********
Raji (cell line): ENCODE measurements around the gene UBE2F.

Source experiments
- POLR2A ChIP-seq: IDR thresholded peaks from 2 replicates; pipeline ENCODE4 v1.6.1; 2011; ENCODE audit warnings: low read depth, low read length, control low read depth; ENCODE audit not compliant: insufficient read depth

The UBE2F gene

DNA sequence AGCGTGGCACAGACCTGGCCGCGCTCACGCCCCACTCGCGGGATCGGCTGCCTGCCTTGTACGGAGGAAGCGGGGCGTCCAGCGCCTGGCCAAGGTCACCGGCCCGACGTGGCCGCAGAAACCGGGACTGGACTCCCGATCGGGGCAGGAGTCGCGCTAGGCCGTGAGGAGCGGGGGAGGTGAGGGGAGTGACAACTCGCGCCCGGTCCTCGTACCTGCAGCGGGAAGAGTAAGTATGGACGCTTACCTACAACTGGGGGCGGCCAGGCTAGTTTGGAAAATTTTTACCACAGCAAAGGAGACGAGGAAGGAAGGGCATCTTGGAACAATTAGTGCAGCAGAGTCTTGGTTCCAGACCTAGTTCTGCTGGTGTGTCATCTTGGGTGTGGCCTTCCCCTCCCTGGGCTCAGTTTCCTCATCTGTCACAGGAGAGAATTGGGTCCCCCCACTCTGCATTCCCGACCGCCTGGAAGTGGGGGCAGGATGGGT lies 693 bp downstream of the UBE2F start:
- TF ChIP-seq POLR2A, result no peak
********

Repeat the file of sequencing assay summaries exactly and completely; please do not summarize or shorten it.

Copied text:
Raji (cell line): ENCODE measurements around the gene UBE2F.

Source experiments
- POLR2A ChIP-seq: IDR thresholded peaks from 2 replicates; pipeline ENCODE4 v1.6.1; 2011; ENCODE audit warnings: low read depth, low read length, control low read depth; ENCODE audit not compliant: insufficient read depth

The UBE2F gene

DNA sequence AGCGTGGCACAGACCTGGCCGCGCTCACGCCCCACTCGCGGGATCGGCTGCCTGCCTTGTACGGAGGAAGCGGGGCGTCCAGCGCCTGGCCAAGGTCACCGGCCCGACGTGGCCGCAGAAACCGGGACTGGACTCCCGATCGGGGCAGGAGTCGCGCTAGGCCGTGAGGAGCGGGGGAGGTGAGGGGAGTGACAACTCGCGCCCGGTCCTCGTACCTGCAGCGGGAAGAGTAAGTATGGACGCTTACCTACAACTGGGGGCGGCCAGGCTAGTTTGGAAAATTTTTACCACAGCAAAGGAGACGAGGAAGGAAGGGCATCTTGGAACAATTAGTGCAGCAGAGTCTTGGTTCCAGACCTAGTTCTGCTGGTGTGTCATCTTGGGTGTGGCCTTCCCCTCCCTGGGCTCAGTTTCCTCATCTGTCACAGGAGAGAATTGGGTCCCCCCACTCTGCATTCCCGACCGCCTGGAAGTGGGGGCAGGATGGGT lies 693 bp downstream of the UBE2F start:
- TF ChIP-seq POLR2A, result no peak